Tagged: Cardiology

Sustained safety and performance of a second-generation sirolimus-eluting absorbable metal scaffold: Long-term data of the BIOSOLVE-II first-in-man trial at 5 years

Publication date: Available online 22 July 2021 Source: Cardiovascular Revascularization Medicine Author(s): Michael Haude, Ralph Toelg, Pedro Alves Lemos, Evald Høj Christiansen, Alexandre Abizaid, Clemens von Birgelen, Franz-Josef Neumann, William Wijns, Hüseyin Ince, Christoph Kaiser, Soo Teik Lim, Javier Escaned, Eric Eeckhout, Hector M. Garcia-Garcia, Ron Waksman

Impact of chronic kidney disease in chronic total occlusion management and clinical outcomes

Publication date: Available online 21 July 2021Source: Cardiovascular Revascularization MedicineAuthor(s): Eduardo Flores-Umanzor, Pedro Cepas-Guillen, Luis Álvarez-Contreras, Guillem Caldentey, Leticia Castrillo-Golvano, Andrea Fernandez-Valledor, Anthony Salazar-Rodriguez, Victor Arévalos, Rami Gabani, Ander Regueiro, Salvatore Brugaletta, Mercè Roqué, Xavier Freixa, Victoria Martín-Yuste, Manel Sabaté

The potential roles of osmotic and non-osmotic sodium handling in mediating effects of SGLT2 inhibitors on heart failure

Type 2 diabetes (T2D) is an established risk factor for ischemic cardiovascular disease (CVD) and heart failure (HF).(1) The risks of ischemic CVD and HF are increased with albuminuria and/or impaired kidney function. Although in recent decades cardiovascular outcomes have improved for adults with or without T2D, reducing the burden associated with HF by treating classical cardiovascular risk factors has proven to be difficult and thus remains a major public health priority.(2) Accordingly, the introduction of sodium-glucose cotransporter (SGLT) 2 inhibitors offers promise to mitigate cardiorenal disease in people with or without T2D.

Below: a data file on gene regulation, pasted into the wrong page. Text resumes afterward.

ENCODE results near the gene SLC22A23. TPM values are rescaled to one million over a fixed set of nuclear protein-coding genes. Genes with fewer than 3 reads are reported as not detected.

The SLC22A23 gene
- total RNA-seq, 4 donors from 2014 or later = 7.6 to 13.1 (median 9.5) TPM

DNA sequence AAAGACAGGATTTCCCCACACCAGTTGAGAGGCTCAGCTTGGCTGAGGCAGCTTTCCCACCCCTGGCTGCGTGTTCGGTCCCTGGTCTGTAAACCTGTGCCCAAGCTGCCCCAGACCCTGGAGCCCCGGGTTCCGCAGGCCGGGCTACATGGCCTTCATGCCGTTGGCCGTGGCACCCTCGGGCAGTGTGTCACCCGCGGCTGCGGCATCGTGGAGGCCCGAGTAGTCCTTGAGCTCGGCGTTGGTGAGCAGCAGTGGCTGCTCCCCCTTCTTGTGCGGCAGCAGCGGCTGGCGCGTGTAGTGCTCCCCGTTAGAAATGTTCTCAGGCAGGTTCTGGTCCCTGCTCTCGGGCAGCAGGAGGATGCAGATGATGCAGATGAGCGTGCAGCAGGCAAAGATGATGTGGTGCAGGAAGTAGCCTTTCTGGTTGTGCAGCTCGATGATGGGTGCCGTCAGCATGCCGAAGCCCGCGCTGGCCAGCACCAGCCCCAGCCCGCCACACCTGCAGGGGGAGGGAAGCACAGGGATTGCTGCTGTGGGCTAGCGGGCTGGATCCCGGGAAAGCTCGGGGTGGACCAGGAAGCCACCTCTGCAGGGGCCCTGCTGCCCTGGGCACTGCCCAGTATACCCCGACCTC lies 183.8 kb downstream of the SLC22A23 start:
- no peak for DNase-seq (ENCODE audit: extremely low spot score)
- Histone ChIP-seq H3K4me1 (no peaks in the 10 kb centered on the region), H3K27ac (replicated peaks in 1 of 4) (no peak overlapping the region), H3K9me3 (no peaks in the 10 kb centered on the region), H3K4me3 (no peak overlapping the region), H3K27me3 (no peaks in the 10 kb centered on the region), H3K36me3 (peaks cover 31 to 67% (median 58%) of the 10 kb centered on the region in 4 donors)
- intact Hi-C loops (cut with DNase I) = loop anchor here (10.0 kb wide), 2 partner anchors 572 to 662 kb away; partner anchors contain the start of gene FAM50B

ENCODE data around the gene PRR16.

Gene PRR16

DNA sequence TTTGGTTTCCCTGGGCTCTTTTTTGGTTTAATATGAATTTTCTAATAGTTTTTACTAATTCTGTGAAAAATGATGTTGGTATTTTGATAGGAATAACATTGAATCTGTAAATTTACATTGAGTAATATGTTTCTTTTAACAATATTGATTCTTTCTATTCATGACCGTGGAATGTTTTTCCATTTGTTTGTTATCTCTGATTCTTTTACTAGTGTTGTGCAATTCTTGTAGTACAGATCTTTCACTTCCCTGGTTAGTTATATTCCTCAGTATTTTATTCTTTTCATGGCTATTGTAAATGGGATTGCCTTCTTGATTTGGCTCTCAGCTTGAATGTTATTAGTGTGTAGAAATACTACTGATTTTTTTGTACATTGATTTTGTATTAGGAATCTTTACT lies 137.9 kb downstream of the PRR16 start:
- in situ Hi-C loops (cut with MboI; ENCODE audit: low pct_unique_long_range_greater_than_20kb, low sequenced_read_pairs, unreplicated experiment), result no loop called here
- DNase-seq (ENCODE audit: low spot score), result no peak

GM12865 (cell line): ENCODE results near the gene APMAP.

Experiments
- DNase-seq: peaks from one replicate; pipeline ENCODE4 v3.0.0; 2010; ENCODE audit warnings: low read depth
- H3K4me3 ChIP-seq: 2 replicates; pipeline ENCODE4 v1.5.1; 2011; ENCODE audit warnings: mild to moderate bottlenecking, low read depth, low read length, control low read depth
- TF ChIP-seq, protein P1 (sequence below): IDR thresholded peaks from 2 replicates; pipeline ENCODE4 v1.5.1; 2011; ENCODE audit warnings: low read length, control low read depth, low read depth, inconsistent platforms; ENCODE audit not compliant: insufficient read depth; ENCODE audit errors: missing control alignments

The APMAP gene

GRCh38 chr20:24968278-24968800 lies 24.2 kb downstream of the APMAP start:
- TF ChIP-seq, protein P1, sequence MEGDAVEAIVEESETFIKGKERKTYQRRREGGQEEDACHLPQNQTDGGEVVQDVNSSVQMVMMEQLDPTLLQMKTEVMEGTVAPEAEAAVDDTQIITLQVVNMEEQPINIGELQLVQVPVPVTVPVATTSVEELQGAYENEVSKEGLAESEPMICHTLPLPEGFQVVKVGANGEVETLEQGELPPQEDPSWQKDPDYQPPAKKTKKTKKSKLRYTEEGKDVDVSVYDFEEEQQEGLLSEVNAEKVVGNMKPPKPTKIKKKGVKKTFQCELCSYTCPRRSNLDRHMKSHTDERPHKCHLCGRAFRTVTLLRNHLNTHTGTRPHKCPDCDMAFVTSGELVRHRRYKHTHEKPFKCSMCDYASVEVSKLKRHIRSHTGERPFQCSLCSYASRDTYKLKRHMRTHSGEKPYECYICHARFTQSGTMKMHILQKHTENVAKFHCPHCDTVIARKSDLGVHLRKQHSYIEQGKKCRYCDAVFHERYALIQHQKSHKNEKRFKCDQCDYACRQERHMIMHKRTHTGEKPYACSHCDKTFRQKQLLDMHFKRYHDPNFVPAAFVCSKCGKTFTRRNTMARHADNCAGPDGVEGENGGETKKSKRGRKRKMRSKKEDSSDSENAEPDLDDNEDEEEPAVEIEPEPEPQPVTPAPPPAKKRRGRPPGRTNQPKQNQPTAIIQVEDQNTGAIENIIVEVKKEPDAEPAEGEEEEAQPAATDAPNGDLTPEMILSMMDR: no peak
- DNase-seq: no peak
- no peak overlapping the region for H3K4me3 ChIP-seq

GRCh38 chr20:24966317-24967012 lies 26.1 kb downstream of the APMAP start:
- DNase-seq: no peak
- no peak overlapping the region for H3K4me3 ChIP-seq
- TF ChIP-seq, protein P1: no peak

Cardio-ankle vascular index is associated with coronary plaque composition assessed with iMAP-intravascular ultrasound in patients with coronary artery disease

Acute coronary syndrome (ACS) mostly occurs owing to the rupture of vulnerable or high-risk plaques, which are characterized by the presence of a large necrotic core and a thin fibrous cap [1]. Although predicting patients with vulnerable plaques may be relevant to prognosis and optimal treatment choice, no simple, reliable, and noninvasive method has been established.

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